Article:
Sarah Catherine Betty WalkerBMJ 2002; 325 doi: https://doi.org/10.1136/bmj.325.7377.1426 (Published 14 December 2002) Cite this as: BMJ 2002;325:1426
- Cameron Stark, consultant in public health medicine (firstname.lastname@example.org)
- Highland NHS Board, and honorary senior lecturer Highlands and Islands Health Research Institute, Inverness
Allen Lane, £14.99, pp 310
ISBN 0 713 99512 2
In healthcare, information often comes in the form of numbers. Professionals are expected to make good quality judgments based on this evidence. Patients are often assumed to be less numerate than professionals and to have less ability to interpret healthcare evidence. As a result, many healthcare workers feel that one of their roles is to help people to understand the choices open to them by acting as interpreters of the evidence, particularly amid uncertainty.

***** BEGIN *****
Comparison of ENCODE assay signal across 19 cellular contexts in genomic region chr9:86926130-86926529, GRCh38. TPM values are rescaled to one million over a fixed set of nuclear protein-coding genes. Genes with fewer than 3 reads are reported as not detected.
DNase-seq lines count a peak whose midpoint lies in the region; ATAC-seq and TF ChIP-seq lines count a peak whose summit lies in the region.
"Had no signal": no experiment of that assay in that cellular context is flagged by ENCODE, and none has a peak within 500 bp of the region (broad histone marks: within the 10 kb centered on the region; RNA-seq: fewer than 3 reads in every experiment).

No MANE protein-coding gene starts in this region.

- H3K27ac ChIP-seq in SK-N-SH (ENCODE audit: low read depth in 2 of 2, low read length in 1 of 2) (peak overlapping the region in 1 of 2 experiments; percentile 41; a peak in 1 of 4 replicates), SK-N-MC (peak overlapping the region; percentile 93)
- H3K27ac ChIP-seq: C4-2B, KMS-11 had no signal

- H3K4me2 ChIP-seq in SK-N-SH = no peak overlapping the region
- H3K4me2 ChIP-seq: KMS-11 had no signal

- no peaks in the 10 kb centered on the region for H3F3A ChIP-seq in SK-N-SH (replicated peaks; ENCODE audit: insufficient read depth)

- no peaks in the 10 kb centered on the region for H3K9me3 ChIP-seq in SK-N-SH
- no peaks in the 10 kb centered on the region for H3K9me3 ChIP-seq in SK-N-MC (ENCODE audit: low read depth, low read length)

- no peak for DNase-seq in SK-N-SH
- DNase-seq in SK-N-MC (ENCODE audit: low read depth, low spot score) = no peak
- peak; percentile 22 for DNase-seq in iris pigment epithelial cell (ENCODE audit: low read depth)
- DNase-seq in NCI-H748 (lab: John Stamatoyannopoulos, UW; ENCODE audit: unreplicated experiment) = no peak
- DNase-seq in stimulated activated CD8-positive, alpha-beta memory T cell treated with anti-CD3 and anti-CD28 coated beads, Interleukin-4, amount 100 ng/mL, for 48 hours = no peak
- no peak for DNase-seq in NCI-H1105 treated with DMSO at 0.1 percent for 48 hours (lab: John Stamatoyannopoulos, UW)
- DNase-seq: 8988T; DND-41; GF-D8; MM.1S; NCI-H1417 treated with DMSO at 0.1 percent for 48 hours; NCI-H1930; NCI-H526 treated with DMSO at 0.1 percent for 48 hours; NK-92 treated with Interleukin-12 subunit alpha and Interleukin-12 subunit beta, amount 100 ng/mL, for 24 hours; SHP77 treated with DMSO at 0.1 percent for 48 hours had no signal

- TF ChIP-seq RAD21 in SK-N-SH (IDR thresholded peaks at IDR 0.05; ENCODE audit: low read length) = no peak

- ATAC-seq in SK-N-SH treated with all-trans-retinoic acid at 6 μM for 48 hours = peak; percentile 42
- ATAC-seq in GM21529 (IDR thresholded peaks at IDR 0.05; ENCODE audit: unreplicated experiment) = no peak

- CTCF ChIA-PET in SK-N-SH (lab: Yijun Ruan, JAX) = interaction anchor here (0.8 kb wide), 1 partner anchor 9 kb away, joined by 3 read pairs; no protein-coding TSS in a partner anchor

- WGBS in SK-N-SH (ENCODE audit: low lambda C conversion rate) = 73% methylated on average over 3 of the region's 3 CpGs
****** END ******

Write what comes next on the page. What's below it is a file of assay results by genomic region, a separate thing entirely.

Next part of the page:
There is some evidence to support the idea that the public has problems understanding risk. Research dating back to the 1960s has found that professionals' ideas of risk are often different from those of lay people. The public tends to overestimate the frequency of uncommon health risks and to underestimate the frequency of common risks. Many lay …